By the Staff of NYSportsJournalism.com
December 19, 2013: When it comes to talking about the life, times, accomplishments and legend of Floyd "Money" Mayweather, no one does it better than Floyd "Money" Mayweather.
So we'll let him do the talking.
"In 20 years, I want people to talk about Floyd Mayweather the way we talk about Muhammad Ali, 'Sugar' Ray Leonard and Marvin Hagler today," said Mayweather during a media event in September following his.12-round victory over Saul "Canelo" Alvarez on Sept. 14. "It's not just the money. It's the history, the legacy,"
The Alvarez bout was part of a six-fight deal he signed with Showtime this past February. And by fight-viewing standards alone, Mayweather certainly is regarded as the head of the class.
The Alverez bout earned him a guaranteed $41.5 million, which could go as high as $100 million, according to Mayweather's representatives. It also garnered a record $150 million (and counting) in revenue from 2.2 million PPV hits, according to Showtime.
The live gate at the MGM Grand in Las Vegas topped $20 million, according to industry analysts.
Mayweather also is head of his own company, The Money Team, which promotes "Money" with apparel, hats, patches and other accessories. According to Mayweather, "At the MGM Grand, we sold out of TMT Money Wear apparel and hats twice." T-shirts were going for $35, hats for $70.
Although he has no officials endorsement deals, Mayweather has been atop the Sports Illustrated "Fortunate 50" highest-paid athletes list for the past two years.
"My brand is TMT," said Mayweather. "It is not about a [limited] endorsement. It is my brand. I have equity in it. It is long-term.
"If Nike or adidas want to put a patch on my [boxing] trunks for 36 minutes, it would be a seven-figure number. But the brand on my back does not define my greatness. Nothing against Nike or Under Armour, but is a guy with [those] endorsements a better fighter than me?"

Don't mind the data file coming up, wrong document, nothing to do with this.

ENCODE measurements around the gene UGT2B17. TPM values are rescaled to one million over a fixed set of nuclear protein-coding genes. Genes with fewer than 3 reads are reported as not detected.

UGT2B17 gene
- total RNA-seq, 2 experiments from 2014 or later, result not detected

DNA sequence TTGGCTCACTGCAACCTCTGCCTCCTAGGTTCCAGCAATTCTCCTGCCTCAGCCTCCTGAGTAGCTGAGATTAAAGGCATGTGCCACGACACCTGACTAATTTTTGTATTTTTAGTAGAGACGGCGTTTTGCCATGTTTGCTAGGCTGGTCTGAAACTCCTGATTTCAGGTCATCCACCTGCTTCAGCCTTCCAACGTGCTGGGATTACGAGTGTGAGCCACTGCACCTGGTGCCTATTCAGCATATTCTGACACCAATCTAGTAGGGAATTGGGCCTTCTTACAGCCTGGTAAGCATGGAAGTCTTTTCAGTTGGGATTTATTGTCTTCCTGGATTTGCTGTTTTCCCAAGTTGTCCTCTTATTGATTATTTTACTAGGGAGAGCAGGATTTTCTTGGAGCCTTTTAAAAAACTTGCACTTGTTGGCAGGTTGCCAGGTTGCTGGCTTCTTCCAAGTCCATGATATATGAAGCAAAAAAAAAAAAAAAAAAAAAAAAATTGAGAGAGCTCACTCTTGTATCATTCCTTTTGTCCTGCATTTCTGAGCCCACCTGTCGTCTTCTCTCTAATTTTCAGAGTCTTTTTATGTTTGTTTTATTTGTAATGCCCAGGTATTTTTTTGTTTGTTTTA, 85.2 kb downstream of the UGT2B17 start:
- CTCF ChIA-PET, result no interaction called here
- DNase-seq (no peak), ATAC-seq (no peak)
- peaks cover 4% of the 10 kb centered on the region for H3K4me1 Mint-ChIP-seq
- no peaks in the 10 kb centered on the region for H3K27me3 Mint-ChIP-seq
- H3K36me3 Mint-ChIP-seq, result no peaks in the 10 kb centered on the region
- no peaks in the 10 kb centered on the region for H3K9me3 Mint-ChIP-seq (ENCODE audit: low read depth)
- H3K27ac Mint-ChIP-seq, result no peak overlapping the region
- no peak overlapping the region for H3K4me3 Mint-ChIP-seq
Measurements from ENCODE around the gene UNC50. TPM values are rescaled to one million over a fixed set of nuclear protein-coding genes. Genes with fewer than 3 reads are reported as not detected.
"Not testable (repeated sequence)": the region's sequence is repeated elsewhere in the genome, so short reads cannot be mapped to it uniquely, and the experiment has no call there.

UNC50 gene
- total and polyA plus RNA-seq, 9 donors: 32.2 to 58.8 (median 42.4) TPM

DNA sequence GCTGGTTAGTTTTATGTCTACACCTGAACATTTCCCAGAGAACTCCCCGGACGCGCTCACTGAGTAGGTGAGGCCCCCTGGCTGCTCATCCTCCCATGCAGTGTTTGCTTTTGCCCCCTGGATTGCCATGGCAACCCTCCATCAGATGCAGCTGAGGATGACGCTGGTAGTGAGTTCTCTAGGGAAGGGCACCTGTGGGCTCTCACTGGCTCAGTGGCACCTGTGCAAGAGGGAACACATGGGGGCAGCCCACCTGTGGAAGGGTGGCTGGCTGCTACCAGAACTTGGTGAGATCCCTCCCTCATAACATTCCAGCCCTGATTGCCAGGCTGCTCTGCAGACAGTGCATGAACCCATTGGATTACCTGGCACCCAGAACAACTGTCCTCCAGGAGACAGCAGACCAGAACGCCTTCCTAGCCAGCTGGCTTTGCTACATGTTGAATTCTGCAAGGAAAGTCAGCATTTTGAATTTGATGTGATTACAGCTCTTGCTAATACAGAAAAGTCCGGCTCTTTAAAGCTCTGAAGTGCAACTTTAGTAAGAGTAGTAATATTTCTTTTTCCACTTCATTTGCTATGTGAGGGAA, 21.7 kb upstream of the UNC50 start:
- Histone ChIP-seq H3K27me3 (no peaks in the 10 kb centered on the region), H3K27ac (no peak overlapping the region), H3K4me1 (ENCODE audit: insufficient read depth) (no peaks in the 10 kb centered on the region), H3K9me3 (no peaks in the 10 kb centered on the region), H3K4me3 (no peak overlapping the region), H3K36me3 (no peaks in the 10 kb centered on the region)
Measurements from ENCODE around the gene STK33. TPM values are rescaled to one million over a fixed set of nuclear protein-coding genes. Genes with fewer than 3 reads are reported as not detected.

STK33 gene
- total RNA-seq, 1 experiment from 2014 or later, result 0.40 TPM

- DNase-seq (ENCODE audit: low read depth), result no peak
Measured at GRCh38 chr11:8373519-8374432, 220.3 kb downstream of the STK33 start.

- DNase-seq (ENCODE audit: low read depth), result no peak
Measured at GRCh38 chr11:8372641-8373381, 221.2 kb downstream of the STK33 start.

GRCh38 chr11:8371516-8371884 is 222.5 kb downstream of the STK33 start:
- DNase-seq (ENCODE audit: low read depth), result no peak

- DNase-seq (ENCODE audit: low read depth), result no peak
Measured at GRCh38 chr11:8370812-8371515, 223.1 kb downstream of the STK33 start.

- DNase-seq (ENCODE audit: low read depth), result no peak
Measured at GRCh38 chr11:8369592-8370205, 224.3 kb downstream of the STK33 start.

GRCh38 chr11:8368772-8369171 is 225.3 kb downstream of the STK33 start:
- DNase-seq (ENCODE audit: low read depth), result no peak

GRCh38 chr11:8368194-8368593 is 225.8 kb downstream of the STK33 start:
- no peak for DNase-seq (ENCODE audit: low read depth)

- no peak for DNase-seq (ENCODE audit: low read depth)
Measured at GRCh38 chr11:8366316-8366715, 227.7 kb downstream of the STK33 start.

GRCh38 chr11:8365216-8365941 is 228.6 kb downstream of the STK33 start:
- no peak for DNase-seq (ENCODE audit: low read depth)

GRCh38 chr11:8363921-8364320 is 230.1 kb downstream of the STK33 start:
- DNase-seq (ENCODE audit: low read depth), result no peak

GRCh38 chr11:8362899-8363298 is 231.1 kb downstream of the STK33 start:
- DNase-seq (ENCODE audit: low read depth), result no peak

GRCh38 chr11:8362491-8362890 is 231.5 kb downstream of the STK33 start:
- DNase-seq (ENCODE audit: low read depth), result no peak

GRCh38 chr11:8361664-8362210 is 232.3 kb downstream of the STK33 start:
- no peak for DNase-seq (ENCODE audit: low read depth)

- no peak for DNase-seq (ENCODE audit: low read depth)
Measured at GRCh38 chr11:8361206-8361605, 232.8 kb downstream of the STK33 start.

The Alvarez pre-fight tour came with a ring full of marketing partners: Corona, Valvoline, AT&T, Nature Nutrition, O'Reilly Auto Parts, Fred Loya Insurance and the Mexican Tourism Board. They joined with Showtime, Mayweather Promotions and Oscar De La Hoya's Golden Boy (which handles both Mayweather and Alvarez) to promote the bout.
"In 20 years, I want people to talk about Floyd Mayweather the way we talk about Muhammad Ali, 'Sugar' Ray Leonard and Marvin Hagler today."
But it's not just the money and fame that drives Mayweather. On Dec. 15, he was at California State University, Northridge, to host the Ninth Annual Watson Celebrity Basketball Game, which benefits kids who come from economically disadvantaged families across Los Angeles County. This year, a portion of the proceeds from ticket sales will benefit Lifedriven Foundation, which "provides children with access to health care, educates and promotes cancer awareness through screenings."
Mayweather is scheduled to be back in the ring, and back on Showtime, in May and September. Which means more big money days ahead and, with it, good times of Showtime and boxing.
"I got to where I am by focusing on Floyd Mayweather, not on the fighters who came before me," he said. "I beat everyone they put in front of me."
“People who think boxing is dead or dying are either ignorant or lazy,” said Stephen Espinoza, evp/GM Showtime sports and event programming, and the man was the catalyst behind Showtime's deal with Mayweather.